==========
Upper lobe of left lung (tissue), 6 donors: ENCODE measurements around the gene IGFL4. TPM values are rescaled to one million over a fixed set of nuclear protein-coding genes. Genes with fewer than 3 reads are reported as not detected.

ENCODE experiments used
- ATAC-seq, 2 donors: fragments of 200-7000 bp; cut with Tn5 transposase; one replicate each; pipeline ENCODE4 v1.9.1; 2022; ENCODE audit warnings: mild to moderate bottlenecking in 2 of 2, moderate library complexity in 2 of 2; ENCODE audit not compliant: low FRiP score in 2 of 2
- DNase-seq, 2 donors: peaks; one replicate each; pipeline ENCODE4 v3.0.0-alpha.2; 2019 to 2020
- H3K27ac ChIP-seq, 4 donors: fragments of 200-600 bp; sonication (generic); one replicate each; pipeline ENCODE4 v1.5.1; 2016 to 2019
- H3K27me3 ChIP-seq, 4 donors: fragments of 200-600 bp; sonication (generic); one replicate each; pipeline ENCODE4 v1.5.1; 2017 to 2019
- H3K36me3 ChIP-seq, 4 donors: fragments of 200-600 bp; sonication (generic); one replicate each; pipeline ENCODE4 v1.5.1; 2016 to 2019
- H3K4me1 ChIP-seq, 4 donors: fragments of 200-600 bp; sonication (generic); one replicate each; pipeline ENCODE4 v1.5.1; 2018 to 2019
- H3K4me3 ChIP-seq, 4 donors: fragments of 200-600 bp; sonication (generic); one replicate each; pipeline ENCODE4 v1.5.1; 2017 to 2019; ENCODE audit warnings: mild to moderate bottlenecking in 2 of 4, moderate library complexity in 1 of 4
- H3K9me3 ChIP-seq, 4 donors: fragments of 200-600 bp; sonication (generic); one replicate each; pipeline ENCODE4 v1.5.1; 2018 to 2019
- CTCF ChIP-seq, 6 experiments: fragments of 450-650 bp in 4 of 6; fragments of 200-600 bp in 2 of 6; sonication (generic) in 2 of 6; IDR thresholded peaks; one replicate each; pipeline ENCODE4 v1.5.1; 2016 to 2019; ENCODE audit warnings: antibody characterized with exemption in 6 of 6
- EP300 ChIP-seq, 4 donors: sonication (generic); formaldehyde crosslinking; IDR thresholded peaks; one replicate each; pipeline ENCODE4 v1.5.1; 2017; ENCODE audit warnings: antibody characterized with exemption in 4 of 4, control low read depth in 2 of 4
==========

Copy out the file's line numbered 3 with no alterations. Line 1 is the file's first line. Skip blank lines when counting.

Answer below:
- ATAC-seq, 2 donors: fragments of 200-7000 bp; cut with Tn5 transposase; one replicate each; pipeline ENCODE4 v1.9.1; 2022; ENCODE audit warnings: mild to moderate bottlenecking in 2 of 2, moderate library complexity in 2 of 2; ENCODE audit not compliant: low FRiP score in 2 of 2